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Children's Shoes

Volume 389: debated on Tuesday 25 May 1943

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asked the President of the Board of Trade whether he is aware that while ample stocks of adults' shoes are available in shops there is a shortage, particularly in London, of children's shoes; that this shortage is causing much anxiety to parents, schools and nurseries; that his Department has been repeatedly warned of the development of the shortage; and what steps are being taken to meet the difficulty?

Some shortage of children's shoes is, I am afraid, inevitable at this stage of the war, since we have lost nearly all our rubber supplies, and hides must mainly be imported from overseas and run the risk of enemy action on the way. Civilian requirements must, moreover, be balanced against very heavy Service requirements. I cannot, therefore, hold out any hopes of an increase in the total civilian supplies. I have, however, been taking steps to maintain the supply of children's footwear at the highest possible level and gave instructions last October to switch production, so far as feasible, from adults' to children's footwear. The production of children's leather footwear has now for some months been at the rate of about 30,000,000 pairs a year, that is to say more than three pairs a year per child. More children's leather footwear is being produced now than before the war, though no new rubber footwear for children is being made. I am also encouraging the development of children's shoe and clothing exchanges which, with the help of the W.V.S. and other women's organisations, are making rapid progress in many parts of the country. These exchanges are principally for children under five, but I am glad to say that many schools are running similar exchanges for older children. The House may rest assured that, in spite of the inevitable difficulties which lie ahead, I shall do my utmost to maintain supplies for the children.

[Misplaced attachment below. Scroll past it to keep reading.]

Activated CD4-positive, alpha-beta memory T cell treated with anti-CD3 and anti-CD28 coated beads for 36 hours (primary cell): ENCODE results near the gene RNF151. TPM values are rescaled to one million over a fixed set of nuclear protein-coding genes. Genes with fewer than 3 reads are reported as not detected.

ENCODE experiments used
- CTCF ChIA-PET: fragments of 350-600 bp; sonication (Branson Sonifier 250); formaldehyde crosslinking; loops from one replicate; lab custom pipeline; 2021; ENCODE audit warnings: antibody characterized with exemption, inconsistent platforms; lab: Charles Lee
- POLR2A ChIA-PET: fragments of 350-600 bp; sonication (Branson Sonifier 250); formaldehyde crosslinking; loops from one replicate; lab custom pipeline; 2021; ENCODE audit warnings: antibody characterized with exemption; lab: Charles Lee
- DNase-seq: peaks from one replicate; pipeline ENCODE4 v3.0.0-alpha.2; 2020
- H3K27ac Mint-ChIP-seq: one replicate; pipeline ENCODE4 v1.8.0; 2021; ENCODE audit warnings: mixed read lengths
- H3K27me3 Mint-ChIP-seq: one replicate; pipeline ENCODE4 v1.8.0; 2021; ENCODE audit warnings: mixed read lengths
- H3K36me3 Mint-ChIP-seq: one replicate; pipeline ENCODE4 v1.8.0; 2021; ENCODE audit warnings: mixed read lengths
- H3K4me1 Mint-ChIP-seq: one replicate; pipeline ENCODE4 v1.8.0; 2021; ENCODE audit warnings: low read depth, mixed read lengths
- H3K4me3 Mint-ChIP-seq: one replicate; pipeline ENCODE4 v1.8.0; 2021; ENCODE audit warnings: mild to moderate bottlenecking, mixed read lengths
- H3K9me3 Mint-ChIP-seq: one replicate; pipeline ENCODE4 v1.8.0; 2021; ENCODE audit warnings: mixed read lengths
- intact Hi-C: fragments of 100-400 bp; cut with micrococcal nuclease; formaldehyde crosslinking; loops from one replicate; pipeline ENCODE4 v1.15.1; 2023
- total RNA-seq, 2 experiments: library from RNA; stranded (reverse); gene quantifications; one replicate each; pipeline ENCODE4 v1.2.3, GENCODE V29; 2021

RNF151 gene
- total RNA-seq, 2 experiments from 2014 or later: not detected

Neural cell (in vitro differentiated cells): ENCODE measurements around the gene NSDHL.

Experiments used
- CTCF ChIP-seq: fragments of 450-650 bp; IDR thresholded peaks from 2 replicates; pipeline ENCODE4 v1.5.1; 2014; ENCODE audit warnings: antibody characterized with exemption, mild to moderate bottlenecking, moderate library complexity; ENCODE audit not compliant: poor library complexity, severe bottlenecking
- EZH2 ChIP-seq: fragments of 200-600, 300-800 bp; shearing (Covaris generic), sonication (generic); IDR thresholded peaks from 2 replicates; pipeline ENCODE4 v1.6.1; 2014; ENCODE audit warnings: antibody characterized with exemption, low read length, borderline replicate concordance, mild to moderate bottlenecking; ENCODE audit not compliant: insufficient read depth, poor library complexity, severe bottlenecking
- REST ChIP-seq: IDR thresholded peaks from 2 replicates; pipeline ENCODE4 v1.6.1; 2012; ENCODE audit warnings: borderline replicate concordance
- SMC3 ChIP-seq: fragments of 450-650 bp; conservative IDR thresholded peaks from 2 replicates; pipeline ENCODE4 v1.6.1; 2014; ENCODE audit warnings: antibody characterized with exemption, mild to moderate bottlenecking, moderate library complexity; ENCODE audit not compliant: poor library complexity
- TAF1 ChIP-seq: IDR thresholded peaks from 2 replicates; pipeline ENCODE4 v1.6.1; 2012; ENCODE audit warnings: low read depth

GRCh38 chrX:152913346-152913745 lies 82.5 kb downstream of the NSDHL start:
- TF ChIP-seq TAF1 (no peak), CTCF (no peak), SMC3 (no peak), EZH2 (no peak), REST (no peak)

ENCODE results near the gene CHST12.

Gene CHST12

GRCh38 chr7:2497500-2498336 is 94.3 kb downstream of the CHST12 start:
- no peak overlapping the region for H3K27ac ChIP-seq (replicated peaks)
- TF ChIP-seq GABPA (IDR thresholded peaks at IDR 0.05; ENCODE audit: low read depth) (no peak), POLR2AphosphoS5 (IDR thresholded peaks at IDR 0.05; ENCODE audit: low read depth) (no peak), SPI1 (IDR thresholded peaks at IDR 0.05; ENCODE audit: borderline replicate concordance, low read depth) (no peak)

Is the right hon. Gentleman that the complaint is not of a shortage of adult shoes? There are plenty of useless, stupid, adult shoes available. The shortage of children's shoes is extremely grave. Is he aware that, although our home production has certainly increased, it is the shortage of overseas supplies that causes the trouble, and that a special increase is needed? What is the Department doing to satisfy that special demand?

I have given the figures of the shortage and of our present production. Those figures should be known. Overseas supplies are, of course, a very grave pre-occupation. The U-boat is still the enemy of the child. I have indicated that cargoes of hides have to run the gauntlet of enemy action. We are very well aware of these matters, and I have given evidence to show that we have had them very much in mind for some time.

I beg to give notice that I will raise this question on the Adjournment.

Does the right hon. Gentleman agree that it is necessary to have strong shoes for the country child?